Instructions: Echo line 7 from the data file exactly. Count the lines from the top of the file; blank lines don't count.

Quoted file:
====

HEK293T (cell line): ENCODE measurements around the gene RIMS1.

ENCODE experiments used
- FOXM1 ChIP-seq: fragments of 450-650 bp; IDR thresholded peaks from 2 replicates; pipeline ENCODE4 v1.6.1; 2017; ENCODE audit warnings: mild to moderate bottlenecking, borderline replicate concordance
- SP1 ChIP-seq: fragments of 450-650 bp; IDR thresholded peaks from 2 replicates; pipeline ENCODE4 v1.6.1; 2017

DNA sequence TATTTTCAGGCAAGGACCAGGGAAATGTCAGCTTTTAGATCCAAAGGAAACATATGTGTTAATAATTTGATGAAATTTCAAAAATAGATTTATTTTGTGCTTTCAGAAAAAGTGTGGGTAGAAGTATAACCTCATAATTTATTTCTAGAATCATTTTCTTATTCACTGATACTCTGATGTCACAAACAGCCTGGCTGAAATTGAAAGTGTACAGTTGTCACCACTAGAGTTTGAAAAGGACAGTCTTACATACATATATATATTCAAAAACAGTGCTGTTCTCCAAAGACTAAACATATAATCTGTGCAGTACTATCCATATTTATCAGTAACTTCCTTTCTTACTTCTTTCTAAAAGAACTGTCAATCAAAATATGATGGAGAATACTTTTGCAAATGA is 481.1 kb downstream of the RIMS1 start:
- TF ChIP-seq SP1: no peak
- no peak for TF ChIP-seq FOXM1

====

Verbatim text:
- no peak for TF ChIP-seq FOXM1